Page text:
Last September, we wrapped up Bootleg Film Festival once and for all. It had been a long five year journey, covering two continents and six different cities. From Glasgow to NYC, via Toronto and Edinburgh, Bootleg had been a beautiful/mad run from me and everyone involved. In fact, there was a family that came out of it.
Back at Bootleg one, when it was still just me and my one-man-band idea, I got to know some great folks, including Neil Rolland, Cimberly Nesker and her brother, Jeffrey P. Nesker. The fact that five years on, we’d be closing out the festival once and for all, together in New York City, is a fact that none of us could have ever imagined. But there we were, raising one final glass to the hundreds of filmmakers who had been a part of the Bootleg story. It’s incredible how bonds can be built.
But probably even more of a stretch for the imagination is to think that, just a month on, I’d be working alongside Jeff on crafting his debut feature film, Elsewhere, NY.
Truth is, I think the real motivator to this was Neil - our brother in arms as a filmmaker and fellow Bootlegger. Not long before the last Bootleg in NYC, he’d checked in with Jeff, telling him he thought he’d lost his groove. And to be honest, he kind of had. I mean, when we first all hung out, here was a cat who had his stuff so sewn up that he was on a festival burn with his first short proper, Nightclub Story. Back then, if you could have laid money on the next big Hollywood-thing, you could’ve done worse than placing a bet on Jeff Nesker. But the intermediate years, they’d taken their lumps out of him.
Any filmmaker who has ever tried to get a feature greenlit will know this story well, but for the TLDR audience, it sucks. It can be a long, convoluted process of lip-service conversations, networking nights that seem to run into each other, and so many false dawns that you lose all sense of what a real day might actually look like. Basically, as I’ve said before, Development Hell is a real place.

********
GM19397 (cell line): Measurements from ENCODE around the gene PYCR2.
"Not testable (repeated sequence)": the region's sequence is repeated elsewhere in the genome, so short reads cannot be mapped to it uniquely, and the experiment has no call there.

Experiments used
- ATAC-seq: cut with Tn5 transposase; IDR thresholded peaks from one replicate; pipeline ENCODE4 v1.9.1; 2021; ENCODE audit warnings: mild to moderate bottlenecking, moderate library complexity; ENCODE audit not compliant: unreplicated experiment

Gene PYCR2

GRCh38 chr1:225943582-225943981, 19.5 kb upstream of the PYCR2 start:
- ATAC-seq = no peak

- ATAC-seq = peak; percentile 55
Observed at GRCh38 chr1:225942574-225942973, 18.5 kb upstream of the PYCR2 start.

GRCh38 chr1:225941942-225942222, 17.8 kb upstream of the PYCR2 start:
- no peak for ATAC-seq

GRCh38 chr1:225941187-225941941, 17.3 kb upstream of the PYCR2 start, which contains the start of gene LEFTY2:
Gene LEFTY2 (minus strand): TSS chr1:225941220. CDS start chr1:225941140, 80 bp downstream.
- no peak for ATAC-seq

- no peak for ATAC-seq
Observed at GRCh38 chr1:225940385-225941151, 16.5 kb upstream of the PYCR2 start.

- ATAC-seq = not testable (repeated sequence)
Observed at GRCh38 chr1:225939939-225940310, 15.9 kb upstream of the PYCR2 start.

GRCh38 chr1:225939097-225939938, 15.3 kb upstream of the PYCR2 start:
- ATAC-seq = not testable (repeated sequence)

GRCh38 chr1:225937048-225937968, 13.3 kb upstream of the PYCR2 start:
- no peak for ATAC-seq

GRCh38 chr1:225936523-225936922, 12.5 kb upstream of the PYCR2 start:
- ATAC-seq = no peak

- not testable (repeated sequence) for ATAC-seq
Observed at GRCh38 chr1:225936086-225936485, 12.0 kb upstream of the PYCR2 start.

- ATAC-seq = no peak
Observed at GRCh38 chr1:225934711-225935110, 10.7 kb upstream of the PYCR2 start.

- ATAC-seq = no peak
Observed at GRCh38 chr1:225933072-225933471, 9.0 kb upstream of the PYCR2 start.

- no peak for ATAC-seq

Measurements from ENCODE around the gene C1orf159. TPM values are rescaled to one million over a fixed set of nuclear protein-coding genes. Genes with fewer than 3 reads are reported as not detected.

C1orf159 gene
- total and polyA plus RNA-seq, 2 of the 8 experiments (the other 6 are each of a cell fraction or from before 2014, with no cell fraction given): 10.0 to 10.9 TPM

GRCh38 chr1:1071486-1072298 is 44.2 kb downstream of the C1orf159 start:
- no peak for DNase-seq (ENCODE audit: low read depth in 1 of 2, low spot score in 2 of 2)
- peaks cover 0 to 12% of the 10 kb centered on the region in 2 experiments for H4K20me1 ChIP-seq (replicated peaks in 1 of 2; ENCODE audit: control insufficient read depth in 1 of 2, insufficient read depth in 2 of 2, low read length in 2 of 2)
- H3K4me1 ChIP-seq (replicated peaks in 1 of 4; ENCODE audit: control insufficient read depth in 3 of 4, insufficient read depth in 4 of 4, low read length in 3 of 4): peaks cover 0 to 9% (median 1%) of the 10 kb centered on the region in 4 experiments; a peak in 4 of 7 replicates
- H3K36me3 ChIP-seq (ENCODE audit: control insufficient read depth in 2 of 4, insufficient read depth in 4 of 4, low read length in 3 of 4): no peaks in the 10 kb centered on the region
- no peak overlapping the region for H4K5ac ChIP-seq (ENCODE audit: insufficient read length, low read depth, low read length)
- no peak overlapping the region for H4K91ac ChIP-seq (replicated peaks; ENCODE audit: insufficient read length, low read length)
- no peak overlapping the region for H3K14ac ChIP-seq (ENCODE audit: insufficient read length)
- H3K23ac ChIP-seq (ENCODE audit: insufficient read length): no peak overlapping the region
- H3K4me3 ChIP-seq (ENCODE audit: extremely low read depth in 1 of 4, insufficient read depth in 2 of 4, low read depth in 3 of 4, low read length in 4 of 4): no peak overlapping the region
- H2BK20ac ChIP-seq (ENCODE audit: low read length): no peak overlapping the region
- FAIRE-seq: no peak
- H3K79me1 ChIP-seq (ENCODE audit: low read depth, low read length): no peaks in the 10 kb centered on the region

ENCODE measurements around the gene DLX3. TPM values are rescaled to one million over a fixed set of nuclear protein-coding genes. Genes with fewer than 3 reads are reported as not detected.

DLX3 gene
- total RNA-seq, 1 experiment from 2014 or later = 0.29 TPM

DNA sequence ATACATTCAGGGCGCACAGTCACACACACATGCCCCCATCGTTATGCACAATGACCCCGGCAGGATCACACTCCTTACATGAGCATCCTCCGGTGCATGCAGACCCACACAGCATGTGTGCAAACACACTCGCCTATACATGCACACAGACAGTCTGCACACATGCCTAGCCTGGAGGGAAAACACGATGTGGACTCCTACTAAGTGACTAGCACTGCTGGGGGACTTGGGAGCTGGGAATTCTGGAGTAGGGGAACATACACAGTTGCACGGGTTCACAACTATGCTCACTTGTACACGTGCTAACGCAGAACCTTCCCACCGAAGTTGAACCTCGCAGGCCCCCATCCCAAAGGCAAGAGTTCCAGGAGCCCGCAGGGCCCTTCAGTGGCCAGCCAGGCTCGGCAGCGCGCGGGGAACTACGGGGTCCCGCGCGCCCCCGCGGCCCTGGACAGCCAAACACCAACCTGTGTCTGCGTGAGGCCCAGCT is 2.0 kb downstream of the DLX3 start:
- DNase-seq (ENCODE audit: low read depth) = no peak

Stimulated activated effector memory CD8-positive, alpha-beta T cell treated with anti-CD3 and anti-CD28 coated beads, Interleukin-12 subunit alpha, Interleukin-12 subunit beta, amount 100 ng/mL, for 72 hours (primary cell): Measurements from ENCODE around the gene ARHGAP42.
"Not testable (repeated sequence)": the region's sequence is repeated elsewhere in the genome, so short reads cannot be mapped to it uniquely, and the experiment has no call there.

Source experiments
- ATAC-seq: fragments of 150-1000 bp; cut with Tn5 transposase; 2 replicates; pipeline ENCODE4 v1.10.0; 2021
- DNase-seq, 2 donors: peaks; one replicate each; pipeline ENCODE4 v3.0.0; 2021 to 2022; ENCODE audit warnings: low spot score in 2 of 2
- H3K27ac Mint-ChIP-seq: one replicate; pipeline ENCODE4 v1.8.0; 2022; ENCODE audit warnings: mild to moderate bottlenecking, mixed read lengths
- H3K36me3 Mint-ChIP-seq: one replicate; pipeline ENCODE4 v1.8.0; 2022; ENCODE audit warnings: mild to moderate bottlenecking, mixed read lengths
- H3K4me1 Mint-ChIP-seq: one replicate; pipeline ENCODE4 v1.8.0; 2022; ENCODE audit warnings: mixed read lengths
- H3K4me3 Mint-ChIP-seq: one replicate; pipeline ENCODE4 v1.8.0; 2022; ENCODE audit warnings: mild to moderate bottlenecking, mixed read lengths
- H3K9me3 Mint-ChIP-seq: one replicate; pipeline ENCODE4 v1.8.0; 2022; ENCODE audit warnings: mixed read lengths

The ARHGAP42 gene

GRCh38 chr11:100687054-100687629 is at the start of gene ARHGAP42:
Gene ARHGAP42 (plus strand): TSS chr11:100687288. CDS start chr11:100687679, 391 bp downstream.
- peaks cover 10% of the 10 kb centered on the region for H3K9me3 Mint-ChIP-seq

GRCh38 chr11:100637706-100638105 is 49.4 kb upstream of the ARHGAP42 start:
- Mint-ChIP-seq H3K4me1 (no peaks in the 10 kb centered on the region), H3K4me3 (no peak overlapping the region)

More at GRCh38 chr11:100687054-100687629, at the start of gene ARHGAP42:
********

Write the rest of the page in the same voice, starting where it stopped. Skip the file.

So when I got talking with Jeff post Bootleg NYC, he said that things were still rough, and he was just about done with it. A job had fallen through, and feeling the knock, he knew he had to do something drastic or he was going to drown in his own emotional rut. And this was one that he seemed to have dug himself into over countless years and drafts, trying to get a feature off the ground. But something had changed, and now he wanted into some of what I was doing. He was ready to get into the lowdown and fast filmmaking I’d been doing for a some time, and he was ready to tear up a rulebook he’d been following for longer than might have been healthy. He was coming back to New York.
I wish I could say that the making of Elsewhere, NY was a breeze. I wish I could say it was a walk in the park. It wasn’t. It was tough, brutal and committed work. Did Jeff feel the blows? I think so. But, when he had a camera in his hands, did he bring it? Absolutely.
Before I knew it, we’re at La Guardia, and he’s telling me that he was in my hands to help him get this thing made. We didn’t have a screenplay, just a passing idea - something about a girl meeting a guy, fooling around, and then running into him again a little ways on. As we chewed the idea over that first night, I knew I’d be wanting to get Gillian Leigh Visco onboard.
Gillian, a Brooklyn-based musician, actor and at that point, the veteran of two of features I had made. I knew she could bring the hustle and knew how to work the crazy schedules you have to do when you’re literally shooting for zero. As it was, we’d shot our first feature film together, Vinyl, in just five days, so this was going to be sweatless work. Sort of.
As Jeff and I sat at the bar where Gill worked, we hammered out the beats of a screenplay, figuring out the pattern of a story that we thought would be compelling. We worked out a loose timeframe for shooting, and pretty much hopped to casting and setting up the shoot in the following days. Whatever this was, it was surely different to anything Jeff had done before.
As he hacked away at drawing up casting notices, I funnelled through the screenplay as only I know how; write fast and figure that all the creases will be ironed out in the shoot. By this point, I’d already directed two features of my own that year, and I was in the midsts of lining up a third when Jeff had rolled into town, so moving fast was kind of the rule versus the exception for me by this point.